ban bisphenol a–good idea

US lawmakers move to ban baby bottle chemical

US lawmakers on Friday introduced legislation to ban the toxic chemical Bisphenol-A, suspected of harming human development, from all food and beverage containers.

The move came a week after state officials announced that the six major US baby bottle makers had agreed to stop using the substance popularly known as BPA, which has been blamed for a range of health problems in infants.

“The scientific evidence is mounting that BPA poses serious health risks, especially to children, and manufacturers and retailers have already started to pull items from their store shelves,” said Democratic Congressman Edward Markey, one of the bill’s lead authors.

I’ve posted on this before (below). The problem is we just don’t know what effects it’s currently having on kids, so I think it’s best to be safe.


Bisphenol A is a chemical.

It’s been around for over 100 years, and it’s got a number of different uses. You’ve probably most recently come across it as a component of plastics in polycarbonate bottles, like these:

image

It’s also a component of epoxy resins, so it’s fairly ubiquitous.

Don’t ask me why this hasn’t been discussed before, or why this hasn’t already been at least a low-grade controversy, because ingested Bisphenol A has been known to have potentially serious human biological effects.

It is an Estrogen hormone mimic (or ‘agonist’). It binds Estrogen receptors and generates the same signal Estrogen normally would, and this effect has been known since the 1930s. I can’t imagine anybody would feel okay with dosing polycarbonate plastic bottles with Estrogen hormone, but that’s the potential effect. It will surely leak into whatever is inside, only to be ingested. And with hot liquids or on hot days, the problem gets worse.

As usual, the question is how much Bisphenol A gets into the liquids and then into us, and how much is necessary before actual effects can be seen. Here’s a pretty good table, from the wiki, that lists the different studies looking at what specific effects it has, and the level at which those effects may be observed:

Dose (µg/kg/day) / Effects (measured in studies of mice or rats)[36][28] / Study Year
___________________________________________________________________________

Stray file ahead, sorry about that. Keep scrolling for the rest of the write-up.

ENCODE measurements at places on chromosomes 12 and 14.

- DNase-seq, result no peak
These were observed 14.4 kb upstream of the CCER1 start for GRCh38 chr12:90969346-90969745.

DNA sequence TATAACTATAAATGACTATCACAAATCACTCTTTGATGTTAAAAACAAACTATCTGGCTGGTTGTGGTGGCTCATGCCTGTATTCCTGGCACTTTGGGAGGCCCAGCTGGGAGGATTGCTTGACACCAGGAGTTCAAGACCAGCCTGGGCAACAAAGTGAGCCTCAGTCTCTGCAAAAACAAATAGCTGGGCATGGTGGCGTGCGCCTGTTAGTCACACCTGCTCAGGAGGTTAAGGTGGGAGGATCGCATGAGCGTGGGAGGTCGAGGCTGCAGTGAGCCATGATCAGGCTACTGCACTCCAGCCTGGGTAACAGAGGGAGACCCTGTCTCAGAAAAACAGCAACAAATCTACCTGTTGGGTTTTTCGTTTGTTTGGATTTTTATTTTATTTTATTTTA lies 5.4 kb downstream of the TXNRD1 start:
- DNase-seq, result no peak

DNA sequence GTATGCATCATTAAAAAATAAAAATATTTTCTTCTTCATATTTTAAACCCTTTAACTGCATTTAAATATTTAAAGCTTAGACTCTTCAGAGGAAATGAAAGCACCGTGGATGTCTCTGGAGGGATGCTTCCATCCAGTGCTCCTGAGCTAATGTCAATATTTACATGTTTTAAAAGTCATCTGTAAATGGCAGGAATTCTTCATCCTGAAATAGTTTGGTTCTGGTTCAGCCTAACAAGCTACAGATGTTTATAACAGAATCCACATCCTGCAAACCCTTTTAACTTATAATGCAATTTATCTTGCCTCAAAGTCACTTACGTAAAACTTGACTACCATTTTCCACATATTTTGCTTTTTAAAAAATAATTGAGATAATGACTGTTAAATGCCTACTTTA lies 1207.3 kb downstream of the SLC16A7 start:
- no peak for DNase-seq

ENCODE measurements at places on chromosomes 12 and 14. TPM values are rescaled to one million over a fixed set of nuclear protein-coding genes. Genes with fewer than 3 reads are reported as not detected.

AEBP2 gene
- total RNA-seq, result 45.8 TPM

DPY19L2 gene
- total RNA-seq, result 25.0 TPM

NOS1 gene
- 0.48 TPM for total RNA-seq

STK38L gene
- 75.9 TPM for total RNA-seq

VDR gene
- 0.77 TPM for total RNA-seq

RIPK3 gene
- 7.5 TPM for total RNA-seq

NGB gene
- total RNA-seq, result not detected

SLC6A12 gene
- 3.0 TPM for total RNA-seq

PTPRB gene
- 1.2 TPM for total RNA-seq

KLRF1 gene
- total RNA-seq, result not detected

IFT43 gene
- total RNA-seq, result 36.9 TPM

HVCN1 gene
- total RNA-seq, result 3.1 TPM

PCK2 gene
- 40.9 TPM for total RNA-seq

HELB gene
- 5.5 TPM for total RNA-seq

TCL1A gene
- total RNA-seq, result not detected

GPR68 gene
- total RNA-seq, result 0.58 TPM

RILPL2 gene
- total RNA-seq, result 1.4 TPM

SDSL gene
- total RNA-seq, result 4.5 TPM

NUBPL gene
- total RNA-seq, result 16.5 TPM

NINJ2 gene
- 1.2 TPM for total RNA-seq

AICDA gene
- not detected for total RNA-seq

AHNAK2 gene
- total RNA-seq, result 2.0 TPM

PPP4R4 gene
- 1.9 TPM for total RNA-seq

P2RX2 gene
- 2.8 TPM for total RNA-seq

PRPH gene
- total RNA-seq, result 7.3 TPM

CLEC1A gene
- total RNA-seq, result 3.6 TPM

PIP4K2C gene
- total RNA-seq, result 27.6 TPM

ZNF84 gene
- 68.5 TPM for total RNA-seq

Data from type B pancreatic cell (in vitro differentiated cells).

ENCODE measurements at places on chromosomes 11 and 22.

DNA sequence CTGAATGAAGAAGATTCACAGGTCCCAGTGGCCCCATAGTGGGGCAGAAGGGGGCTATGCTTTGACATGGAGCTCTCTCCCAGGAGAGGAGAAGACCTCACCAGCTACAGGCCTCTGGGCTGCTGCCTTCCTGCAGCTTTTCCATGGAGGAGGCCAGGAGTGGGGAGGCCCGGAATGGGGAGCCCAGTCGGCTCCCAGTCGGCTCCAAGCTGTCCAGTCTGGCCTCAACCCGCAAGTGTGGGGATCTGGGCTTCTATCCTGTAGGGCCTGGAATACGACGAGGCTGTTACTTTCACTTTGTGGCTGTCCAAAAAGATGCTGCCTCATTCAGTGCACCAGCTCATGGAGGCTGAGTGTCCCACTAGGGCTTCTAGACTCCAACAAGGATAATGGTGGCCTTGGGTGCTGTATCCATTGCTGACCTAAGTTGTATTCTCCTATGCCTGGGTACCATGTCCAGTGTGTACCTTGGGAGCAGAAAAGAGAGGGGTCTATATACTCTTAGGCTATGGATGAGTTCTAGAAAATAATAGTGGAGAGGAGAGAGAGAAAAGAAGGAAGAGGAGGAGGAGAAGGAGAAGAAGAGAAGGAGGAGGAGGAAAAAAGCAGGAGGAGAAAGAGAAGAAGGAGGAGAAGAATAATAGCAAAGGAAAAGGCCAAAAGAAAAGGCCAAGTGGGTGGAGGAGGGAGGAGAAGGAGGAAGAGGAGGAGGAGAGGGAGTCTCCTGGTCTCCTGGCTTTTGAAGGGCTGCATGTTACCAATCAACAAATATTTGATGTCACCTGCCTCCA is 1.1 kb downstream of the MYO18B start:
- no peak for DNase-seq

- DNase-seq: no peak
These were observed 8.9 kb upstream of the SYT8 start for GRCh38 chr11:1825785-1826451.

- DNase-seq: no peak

0.025 / Permanent changes to genital tract / 2005[37]
0.025 / Changes in breast tissue that predispose cells to hormones and carcinogens / 2005 [38]
2 / increased prostate weight 30% / 1997[39]
2 / lower bodyweight, increase of anogenital distance in both genders, signs of early puberty and longer estrus. / 2002[40]
2.4 / Decline in testicular testosterone / 2004[41]
2.5 / Breast cells predisposed to cancer / 2007[42]
10 / Prostate cells more sensitive to hormones and cancer / 2006[43]
10 / insulin resistance develops in 2 days, chronic hyperinsulinemia at day 4 / 2006[44]
10 / Decreased maternal behaviors / 2002[45]
20 / Damage to eggs and chromosomes / 2003[46]
25 / Health Canada provisional human exposure limit / 1999
30 / Reversed the normal sex differences in brain structure and behavior / 2003[47]
50 / U.S. human exposure limit / 1998[48]
50 / European Food Safety Authority tolerable daily intake level / 2007[49]

Because it’ll probably take years to understand just how much danger Bisphenol A poses, and at what dosage, the prudent thing is to first defend those at most risk. Those would be the smallest ones, who, at one-tenth the size, get potentially 10 times the dosage, and who still must undergo normal development which either depends upon or may get disrupted by hormones like Estrogen. So kids and especially toddlers should be wary of Bisphenol A.

So you may want to take a long look at any polycarbonate bottles that you’re using. Don’t count on the manufacturers posting warnings or alternately bragging about their Bisphenol A-free plastics–the industry has been (so far) terrified of addressing the problem for fear it will ignite a wildfire of controversy and parental rage resulting in a loss of billions of $$ and marketplace trust that could take years to recoup.

This is a potentally HUGE problem that is not being addressed by either the government or industry with the speed for which it requires. Look for the controversy to get a lot worse after a Democrat takes the White House and the watchdog and consumer advocate groups get a little traction. In the meanwhile, until proven safe, I’d keep the little ones away from it.

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